Britain's changing news media landscape: a briefing
Published: January 2018
Based on the British Social Attitudes survey, our latest briefing takes a look at how the British public consume news - and examines the winners and losers of a rapidly-changing media landscape.
Read the briefing
Our key findings
- The research shows a striking - if not surprising - decline in newspaper readership. In 1983, 77% of respondents said that they read a newspaper three times a week or more. By 2016, that figure had shrunk to 28%.
- In general, older readers are much more likely to remain loyal to print media. 53% of people over the age of 75 read a daily newspaper, compared to 17% of 18-to-24 year-olds.
- The decline in newspaper readership has varied widely from publication to publication. (For example: in 1983, the best-read paper was the Daily Mirror, regularly consumed by 18% of the British adult population. By 2016, just 2% of the population were regularly reading the Mirror.)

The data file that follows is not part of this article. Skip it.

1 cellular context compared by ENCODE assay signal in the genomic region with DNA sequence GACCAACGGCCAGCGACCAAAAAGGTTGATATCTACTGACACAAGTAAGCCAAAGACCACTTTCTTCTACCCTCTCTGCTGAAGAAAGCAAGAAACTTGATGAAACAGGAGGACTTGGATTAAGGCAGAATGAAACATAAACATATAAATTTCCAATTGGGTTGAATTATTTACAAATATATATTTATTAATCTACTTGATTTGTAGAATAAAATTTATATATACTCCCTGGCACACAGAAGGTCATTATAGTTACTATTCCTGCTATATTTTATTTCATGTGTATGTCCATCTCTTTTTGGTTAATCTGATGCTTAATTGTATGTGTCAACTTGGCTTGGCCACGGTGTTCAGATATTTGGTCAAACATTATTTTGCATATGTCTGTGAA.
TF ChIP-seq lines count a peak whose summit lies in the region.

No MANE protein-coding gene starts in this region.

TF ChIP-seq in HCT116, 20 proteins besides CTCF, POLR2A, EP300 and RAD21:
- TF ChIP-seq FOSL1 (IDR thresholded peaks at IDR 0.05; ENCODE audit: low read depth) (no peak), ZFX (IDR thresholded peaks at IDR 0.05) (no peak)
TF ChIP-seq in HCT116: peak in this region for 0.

- Since 2010, the number of people getting their news online has doubled to 40% of the population - but television remains stable as Britain's main source of news.
- The BBC dominates online news: in 2016, 49% of respondents said that they visited the BBC website more often than any other news site. (The Daily Mail, Sky, and The Guardian were runners-up.)
- In general, there were a number of interesting demographic breakdowns in the nation's news consumption. Most notably, 54% people with managerial or professorial occupations read the news online every day - compared with 26% of people in routine or semi-routine occupations.
Britain's changing news media landscape